“Bull markets are born on pessimism, grown on skepticism, mature on optimism, and die on euphoria.” – Sir John Templeton
According to the guidance of revered investor Sir John Templeton, it appears to us that this market may have a bit more left in the tank. The market returns we witnessed in March seem to bear this out, as stocks surged during the month despite the backdrop of war in Ukraine, inflationary pressures, and surging interest rates. However, over the intermediate term, the path forward may only be partially defined by Federal Reserve policies, global diplomatic efforts, and rates. Why? For one reason—earnings from corporate America remain strong and the jobs market is back to approximate pre-pandemic levels. Indeed, there seems to be plenty of skepticism, but market fundamentals have yet to be materially shaken from their foundation.
Historically, geopolitical events have typically dented market sentiment for a period, but stocks have shown a tendency to rebound rather quickly when initial pessimism subsides. Past performance is no guarantee of future outcomes of course, but the latest market rebound seems to fit historical precedents. After hitting a March closing low of 4,170, the S&P 500 Index has regained considerable ground and is hovering near 4,500 at the time of this letter.
Meanwhile, the Federal Reserve’s first move to raise interest rates (in March) was well telegraphed by market participants, and most expect further tightening from the central bank. The primary policy target is rising U.S. inflation, an undesirable circumstance driven by unprecedented COVID-19-induced economic volatility and a massive policy response. That has been further complicated by current geopolitical tensions. The good news is we expect inflation to come down significantly as the year progresses.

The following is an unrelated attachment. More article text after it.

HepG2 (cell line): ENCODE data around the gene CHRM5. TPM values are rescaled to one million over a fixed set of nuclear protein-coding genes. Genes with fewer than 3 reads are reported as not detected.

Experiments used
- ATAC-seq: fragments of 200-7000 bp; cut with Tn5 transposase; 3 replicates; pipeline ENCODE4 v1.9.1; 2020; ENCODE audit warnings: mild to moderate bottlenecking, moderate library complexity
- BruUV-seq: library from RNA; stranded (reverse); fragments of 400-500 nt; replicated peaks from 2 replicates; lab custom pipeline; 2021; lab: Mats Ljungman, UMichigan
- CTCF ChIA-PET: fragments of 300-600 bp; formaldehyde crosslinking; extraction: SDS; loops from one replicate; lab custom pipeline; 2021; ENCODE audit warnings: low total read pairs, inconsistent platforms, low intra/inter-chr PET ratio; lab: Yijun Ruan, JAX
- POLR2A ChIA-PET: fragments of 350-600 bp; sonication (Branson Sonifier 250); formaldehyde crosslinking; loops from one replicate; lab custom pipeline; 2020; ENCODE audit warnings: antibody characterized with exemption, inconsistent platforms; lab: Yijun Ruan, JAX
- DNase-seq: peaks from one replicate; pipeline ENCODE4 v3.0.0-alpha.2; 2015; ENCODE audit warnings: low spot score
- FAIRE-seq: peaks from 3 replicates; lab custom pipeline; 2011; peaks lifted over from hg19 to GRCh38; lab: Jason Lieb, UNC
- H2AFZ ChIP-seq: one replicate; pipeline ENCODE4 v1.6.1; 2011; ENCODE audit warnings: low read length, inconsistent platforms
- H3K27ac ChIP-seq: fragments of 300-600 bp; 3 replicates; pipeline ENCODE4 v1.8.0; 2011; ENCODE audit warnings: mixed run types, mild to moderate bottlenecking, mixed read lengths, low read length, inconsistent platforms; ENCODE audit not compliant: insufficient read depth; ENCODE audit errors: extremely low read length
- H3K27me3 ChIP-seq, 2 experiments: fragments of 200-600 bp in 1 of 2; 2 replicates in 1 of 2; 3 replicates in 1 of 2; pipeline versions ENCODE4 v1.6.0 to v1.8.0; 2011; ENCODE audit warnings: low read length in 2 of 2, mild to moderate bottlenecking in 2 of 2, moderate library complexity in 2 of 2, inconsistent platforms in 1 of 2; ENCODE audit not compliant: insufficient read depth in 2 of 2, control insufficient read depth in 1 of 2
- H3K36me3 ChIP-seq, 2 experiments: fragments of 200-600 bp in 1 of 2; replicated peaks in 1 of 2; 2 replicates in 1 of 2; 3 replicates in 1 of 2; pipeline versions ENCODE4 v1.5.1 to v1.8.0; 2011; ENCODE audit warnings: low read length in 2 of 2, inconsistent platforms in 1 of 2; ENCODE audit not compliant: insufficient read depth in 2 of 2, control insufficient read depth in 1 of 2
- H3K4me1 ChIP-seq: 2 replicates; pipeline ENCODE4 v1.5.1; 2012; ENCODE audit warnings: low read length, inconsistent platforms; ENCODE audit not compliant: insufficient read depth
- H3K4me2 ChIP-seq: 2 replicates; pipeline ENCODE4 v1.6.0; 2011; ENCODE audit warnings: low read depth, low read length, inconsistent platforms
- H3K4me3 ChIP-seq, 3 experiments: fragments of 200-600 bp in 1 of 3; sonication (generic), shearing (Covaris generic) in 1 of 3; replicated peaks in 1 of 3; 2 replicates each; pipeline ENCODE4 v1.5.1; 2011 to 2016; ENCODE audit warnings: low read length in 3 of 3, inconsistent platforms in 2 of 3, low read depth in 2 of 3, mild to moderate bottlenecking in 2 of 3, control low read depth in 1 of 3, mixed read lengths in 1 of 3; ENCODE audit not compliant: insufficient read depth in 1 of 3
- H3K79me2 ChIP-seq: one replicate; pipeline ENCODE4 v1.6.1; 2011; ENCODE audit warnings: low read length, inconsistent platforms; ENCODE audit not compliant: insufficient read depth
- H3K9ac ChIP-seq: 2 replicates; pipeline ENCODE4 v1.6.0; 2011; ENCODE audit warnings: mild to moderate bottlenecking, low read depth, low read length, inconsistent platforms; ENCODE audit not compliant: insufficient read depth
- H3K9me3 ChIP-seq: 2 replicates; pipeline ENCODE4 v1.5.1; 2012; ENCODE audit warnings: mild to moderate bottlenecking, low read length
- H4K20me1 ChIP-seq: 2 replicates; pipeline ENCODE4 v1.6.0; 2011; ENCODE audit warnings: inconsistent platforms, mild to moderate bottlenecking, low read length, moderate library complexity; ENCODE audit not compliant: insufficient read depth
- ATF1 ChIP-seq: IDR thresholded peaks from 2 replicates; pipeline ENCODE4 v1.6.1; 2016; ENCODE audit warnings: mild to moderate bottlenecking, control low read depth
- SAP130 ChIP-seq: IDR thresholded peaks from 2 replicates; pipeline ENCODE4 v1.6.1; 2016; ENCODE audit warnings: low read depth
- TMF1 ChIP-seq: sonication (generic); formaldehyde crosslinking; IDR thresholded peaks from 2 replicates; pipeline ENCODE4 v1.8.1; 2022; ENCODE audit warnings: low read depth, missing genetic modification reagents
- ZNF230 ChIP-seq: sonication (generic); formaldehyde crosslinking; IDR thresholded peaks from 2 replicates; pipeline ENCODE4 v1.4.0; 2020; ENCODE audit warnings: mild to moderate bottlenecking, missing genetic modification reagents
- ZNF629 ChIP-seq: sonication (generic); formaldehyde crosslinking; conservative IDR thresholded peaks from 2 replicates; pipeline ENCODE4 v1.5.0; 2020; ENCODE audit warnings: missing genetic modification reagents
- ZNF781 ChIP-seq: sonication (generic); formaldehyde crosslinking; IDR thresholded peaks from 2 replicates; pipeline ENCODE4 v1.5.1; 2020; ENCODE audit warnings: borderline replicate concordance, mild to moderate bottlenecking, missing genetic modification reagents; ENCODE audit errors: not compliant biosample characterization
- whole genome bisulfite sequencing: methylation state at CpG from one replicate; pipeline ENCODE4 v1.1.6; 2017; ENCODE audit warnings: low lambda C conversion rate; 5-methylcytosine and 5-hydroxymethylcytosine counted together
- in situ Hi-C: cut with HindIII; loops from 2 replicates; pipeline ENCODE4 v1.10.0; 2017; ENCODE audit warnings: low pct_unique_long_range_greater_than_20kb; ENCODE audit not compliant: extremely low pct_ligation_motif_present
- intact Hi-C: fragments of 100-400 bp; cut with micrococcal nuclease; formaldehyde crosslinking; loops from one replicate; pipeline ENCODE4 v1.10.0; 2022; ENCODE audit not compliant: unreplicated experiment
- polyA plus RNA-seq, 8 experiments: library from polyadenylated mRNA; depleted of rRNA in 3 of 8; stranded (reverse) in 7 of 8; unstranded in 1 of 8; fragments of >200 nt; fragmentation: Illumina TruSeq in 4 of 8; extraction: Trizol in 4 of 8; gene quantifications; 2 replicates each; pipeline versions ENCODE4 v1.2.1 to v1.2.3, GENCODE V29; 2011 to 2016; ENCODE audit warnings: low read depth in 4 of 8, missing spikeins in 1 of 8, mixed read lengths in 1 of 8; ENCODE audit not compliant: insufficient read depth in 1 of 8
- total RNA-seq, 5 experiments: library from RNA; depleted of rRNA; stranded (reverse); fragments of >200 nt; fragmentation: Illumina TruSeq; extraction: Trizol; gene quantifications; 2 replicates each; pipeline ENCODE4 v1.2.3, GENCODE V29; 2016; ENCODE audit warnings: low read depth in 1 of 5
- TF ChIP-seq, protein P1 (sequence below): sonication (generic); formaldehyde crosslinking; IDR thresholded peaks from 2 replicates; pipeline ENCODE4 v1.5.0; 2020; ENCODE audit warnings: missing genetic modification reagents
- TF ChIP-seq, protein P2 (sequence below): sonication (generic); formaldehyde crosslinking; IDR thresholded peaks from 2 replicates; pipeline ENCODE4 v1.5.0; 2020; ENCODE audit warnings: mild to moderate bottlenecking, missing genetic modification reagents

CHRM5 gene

And finally, the third pillar in the latest wall of worry is new concern over yield-curve inversion. Recently, the 10-year Treasury yield fell below the two-year Treasury yield, an occurrence that has preceded economic recessions in the past, but not always. A similar circumstance transpired in 1998 and 2005 and no recession immediately followed, while a recession following the yield curve inversion in 2019 would have been very unlikely if not for COVID-19. So while yield curves may tell a cautionary tale and the media is quick to report on it, we do not believe a recession is imminent, given the overall strength in the economy.
To sum it all up, March has given us some signs that staying the course may be the most prudent investing decision to make. Although we warned that volatility was likely to return in 2022, and it has, we believe riskier assets, like stocks, still may present opportunities for investors. In our view, financial conditions remain favorable, earnings may continue to surprise to the upside, and economic data in many corners of the economy remain favorable. These elements help us label the recent market skepticism as potentially healthy and help us to forecast that the upswing in the business cycle may yet have a ways to go.